“We all felt, right from the beginning, that, sure, we would all do our publications, but the real legacy was the data set. Create a good data set, integrated across disciplines, and people use it. We built it, and they came.”
SHEBA was the first long-term deployment of ARM instrumentation and was “phenomenally successful” at collecting important data, says atmospheric scientist Ann Fridlind. She develops earth system models and studies cloud processes at the NASA Goddard Space Flight Center in New York; clouds in cold regions are a special interest.
In a recent book chapter, Fridlind co-authored a look at simulations of arctic mixed-phase boundary layer clouds. The narrative led off with a SHEBA cloud case study from one nine-day period in May 1998. It was one of three case studies in the chapter and was inspired by one of her favorite SHEBA studies: a January 2005 paper led by cloud researcher Paquita Zuidema of the University of Miami.
Zuidema used the nine-day case to peer into the liquid and ice phases of a long-term cloud formation. The cloud was observed by surface-based remote sensors, including radars and instruments on a 20-meter (66-foot) meteorological tower, and during three days of aircraft measurements.
SHEBA keeps on giving. The most recent paper to use its data looks at the effect of wind speed on clear-sky cooling over arctic sea ice during polar night, a period when the sun does not rise for months. It was published in August 2019.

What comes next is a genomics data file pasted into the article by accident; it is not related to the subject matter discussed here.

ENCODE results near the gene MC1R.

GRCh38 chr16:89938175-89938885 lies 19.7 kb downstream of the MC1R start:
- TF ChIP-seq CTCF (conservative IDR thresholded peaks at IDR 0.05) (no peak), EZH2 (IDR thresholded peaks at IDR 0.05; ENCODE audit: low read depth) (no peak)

By design, there is more than publishing to SHEBA, however.
“We all felt, right from the beginning, that, sure, we would all do our publications, but the real legacy was the data set,” says Perovich. “Create a good data set, integrated across disciplines, and people use it. We built it, and they came.”
SHEBA as Inspiration
Drift campaigns in arctic sea ice happen every “20 or 25 years,” says Perovich. The earliest such campaign scholars generally point to was led by Norwegian explorer-scientist Fridtjof Nansen from 1893 to 1896. The expedition was aboard the Norwegian ship Fram, an insulated, steam-powered schooner with a shallow draft and deck-top windmill.
SHEBA helped inspire the latest arctic-drift campaign, the Multidisciplinary Drifting Observatory for the Study of Arctic Climate (MOSAiC), billed as the largest ever in the central Arctic.
In September 2019, MOSAiC started what will be 13 months on ice. The campaign has marshaled over 60 research institutions in 19 countries and it involves more than 600 scientists, technicians, and logicians.
ARM has provided more than 50 instruments, including the first scanning radars to operate in the arctic ice pack.
In a 21st century reprise of her experience with SHEBA, Uttal will be out on the ice with MOSAiC from November 2019 to March 2020.
During the arctic summer months of 2020, Light will join Perovich aboard the R/V Polarstern to confront the elements and to advance science.
Just being there means a lot, she says. “There’s no substitute for getting your hands wet and cold.”# # #
ARM is a DOE Office of Science user facility operated by nine DOE national laboratories.